(This post a reflection from a class visit from our Kumu (Teacher) Makana Kane Kuahiwinui, who spoke to us about the Hawaiian cultural perspective on water, in general and specifically in our Manoa Valley.)
The work we have been doing and thinking about water consumption at times seem disconnected from a real problem, situation and solution. Kumu’s sharing today broadened my thinking because I usually see most things through a western science perspective. Is it dirty? How do we know? How can we clean it? I deepened that meaning by really backing up and considering what the water all around, the rain (Tuahine) we see every day, the running water on campus, Wailele and how it sits with Kahala O Puna in the middle of campus. I need to recommit myself to not just going for learning information but learning to be present in this moment and know why and how it matters.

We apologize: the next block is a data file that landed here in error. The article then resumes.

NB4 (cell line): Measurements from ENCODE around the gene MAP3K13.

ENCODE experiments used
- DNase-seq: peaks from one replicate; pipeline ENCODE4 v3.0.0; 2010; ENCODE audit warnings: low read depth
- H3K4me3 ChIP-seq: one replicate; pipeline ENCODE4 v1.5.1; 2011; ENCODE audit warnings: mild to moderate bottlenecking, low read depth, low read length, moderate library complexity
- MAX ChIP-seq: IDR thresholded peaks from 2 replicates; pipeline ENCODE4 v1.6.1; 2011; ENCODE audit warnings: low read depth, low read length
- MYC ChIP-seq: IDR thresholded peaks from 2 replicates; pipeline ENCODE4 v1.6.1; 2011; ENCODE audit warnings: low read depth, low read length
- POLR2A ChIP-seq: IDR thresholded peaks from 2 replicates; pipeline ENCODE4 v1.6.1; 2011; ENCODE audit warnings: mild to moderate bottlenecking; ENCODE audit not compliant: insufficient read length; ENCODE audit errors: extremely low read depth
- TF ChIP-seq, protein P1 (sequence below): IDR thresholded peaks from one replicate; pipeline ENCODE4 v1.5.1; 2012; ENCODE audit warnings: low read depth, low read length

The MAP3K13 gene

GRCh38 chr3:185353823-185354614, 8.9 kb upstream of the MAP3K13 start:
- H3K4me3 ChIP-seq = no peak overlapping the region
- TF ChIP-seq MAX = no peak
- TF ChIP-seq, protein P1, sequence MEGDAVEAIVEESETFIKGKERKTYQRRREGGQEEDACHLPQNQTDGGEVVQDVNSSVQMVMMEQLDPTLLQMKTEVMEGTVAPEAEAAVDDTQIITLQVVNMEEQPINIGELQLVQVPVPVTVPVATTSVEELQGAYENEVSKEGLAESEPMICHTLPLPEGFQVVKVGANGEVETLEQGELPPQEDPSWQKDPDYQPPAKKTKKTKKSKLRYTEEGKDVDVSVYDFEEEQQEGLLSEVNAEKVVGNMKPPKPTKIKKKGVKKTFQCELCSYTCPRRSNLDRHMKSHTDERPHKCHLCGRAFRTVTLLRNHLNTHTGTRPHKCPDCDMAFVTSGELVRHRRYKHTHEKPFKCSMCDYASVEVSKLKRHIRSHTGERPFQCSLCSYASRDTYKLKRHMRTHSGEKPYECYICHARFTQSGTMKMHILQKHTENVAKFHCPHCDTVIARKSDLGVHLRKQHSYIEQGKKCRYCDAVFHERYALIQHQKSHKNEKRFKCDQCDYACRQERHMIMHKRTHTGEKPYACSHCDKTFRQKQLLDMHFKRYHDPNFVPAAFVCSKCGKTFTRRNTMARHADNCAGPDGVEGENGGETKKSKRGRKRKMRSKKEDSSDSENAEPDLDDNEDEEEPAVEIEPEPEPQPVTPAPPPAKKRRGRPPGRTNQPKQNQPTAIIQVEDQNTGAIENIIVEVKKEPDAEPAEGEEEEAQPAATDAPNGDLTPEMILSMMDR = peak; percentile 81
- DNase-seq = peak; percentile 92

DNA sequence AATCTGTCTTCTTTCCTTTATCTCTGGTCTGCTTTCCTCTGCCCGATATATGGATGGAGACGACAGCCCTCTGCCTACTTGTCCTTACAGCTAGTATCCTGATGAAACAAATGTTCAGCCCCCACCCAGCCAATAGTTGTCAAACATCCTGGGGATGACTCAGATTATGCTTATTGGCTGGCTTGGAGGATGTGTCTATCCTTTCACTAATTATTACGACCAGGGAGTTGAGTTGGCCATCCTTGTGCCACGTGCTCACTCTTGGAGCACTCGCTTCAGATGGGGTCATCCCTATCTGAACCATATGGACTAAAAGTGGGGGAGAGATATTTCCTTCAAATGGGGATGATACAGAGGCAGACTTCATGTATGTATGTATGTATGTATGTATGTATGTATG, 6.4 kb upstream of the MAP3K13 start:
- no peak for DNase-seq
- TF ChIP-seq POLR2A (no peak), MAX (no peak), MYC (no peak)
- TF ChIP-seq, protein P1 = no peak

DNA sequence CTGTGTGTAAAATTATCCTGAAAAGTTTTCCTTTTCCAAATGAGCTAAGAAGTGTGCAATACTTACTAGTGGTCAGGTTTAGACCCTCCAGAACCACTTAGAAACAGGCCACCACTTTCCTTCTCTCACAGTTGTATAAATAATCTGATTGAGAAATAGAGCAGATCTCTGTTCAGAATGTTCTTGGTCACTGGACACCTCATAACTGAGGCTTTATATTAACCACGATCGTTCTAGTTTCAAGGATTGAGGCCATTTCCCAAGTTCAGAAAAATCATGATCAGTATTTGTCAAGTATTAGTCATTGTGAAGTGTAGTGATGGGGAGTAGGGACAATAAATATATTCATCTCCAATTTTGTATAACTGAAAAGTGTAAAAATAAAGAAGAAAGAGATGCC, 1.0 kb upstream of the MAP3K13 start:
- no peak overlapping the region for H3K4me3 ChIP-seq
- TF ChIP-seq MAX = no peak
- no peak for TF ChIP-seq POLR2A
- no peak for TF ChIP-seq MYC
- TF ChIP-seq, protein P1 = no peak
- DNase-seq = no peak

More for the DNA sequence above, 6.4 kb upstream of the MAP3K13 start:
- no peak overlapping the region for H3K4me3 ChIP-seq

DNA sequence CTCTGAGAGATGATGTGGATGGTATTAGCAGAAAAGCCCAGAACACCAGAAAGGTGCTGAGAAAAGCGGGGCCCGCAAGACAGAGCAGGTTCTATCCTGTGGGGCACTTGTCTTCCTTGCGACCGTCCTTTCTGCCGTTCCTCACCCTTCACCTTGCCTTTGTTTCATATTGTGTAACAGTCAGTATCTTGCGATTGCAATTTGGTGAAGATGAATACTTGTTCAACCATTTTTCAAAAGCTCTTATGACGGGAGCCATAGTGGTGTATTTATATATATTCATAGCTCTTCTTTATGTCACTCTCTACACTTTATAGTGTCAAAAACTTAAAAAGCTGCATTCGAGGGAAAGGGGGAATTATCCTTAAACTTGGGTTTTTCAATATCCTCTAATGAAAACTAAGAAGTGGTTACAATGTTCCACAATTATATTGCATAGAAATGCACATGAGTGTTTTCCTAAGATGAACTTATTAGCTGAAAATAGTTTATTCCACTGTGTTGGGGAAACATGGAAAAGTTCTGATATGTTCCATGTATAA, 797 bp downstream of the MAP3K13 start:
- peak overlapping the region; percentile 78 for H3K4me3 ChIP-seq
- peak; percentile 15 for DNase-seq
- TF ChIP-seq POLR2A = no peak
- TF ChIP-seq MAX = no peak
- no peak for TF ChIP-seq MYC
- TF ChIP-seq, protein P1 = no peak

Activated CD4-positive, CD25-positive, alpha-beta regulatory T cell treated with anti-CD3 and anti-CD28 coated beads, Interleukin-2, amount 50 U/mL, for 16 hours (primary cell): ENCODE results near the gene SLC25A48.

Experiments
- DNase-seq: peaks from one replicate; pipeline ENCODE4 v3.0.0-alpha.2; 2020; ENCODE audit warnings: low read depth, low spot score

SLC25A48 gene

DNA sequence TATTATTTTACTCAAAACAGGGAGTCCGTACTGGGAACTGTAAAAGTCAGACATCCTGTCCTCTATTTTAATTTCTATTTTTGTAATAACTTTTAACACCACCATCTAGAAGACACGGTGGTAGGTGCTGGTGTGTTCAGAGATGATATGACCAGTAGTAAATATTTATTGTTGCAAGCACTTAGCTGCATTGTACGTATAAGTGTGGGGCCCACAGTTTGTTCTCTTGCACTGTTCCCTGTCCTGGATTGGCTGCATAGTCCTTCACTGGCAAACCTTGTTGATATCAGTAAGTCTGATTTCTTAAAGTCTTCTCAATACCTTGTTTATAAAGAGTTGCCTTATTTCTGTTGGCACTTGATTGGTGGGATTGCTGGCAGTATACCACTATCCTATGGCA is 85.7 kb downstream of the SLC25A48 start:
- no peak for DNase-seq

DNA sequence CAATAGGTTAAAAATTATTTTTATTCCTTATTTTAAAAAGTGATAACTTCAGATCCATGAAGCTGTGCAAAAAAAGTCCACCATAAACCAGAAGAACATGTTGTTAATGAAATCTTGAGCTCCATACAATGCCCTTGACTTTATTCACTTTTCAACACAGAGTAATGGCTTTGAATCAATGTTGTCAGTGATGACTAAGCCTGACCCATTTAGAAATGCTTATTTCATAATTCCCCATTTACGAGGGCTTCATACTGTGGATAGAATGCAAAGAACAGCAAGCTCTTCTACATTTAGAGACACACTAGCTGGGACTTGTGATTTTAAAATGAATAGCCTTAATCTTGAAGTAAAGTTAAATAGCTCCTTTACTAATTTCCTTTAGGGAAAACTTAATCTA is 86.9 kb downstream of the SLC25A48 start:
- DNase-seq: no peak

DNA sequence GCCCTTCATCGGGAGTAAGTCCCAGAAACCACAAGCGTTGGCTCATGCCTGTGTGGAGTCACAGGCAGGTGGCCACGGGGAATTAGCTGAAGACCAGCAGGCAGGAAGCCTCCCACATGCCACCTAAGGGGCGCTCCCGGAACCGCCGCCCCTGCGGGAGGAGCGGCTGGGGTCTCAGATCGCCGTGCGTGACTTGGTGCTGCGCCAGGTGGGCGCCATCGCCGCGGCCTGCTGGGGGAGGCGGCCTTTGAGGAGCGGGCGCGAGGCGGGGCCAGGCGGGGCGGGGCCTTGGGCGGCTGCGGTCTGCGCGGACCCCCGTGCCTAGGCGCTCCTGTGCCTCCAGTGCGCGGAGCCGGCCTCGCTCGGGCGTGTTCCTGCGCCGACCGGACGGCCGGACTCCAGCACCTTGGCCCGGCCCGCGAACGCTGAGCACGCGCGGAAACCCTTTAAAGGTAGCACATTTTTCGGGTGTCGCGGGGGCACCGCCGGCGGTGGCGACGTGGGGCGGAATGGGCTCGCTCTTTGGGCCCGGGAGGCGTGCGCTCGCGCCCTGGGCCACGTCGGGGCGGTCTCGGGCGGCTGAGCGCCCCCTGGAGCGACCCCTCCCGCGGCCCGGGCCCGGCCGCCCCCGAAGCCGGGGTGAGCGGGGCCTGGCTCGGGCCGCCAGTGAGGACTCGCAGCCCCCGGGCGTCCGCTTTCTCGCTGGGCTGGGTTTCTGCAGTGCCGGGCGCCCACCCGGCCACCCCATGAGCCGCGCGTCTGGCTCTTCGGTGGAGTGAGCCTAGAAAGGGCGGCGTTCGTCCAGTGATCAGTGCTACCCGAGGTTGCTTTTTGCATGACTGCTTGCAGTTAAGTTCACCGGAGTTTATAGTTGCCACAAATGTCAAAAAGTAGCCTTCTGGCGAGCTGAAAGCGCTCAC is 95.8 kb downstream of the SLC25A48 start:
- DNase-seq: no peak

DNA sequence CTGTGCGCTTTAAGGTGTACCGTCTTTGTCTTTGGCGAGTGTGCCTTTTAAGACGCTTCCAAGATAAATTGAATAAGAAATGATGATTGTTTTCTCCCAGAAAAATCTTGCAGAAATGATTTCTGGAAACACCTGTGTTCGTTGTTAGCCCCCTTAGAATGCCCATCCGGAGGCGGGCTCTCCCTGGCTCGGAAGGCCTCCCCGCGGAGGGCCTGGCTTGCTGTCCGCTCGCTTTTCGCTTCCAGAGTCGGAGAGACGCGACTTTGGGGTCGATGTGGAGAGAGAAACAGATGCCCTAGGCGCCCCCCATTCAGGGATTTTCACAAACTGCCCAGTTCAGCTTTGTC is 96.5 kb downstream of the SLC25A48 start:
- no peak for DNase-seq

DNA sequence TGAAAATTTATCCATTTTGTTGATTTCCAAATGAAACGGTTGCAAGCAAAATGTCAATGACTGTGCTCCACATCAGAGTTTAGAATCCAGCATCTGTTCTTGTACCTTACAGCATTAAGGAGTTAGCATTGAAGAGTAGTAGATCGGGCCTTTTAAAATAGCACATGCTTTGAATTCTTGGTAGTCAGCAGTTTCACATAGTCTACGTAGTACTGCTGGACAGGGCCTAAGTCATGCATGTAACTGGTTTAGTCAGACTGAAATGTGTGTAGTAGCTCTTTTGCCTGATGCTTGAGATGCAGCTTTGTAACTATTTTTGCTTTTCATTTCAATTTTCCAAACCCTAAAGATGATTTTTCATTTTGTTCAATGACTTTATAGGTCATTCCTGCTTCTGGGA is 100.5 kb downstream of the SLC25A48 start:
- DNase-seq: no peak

The connection to this place in Manoa is something that we can do something about if that speaks to us. The importance of how water is around us and why and what we could do with it is a lesson and a challenge. And an opportunity.
I also think that the idea of ‘amakua and the importance of Pueo is interesting. The fact that Hawaiian culture speaks of the importance of a generational tie to what might be our guardian’s ties to families and their histories binds us together to this land.
Lastly I am struck by the importance of story. The value of connecting events, places, people through a compelling narrative is a uniquely human characteristic. I can do better job of using stories as a means to conveying ideas, values, concepts, etc. I should find more storytellers to help engage and tie together our work… Who might this be?
What was my wish for Wailele? That I don’t go by without checking in on her and asking how we are doing with her. We, our students, can visit and ask “how are you doing, how are WE doing?”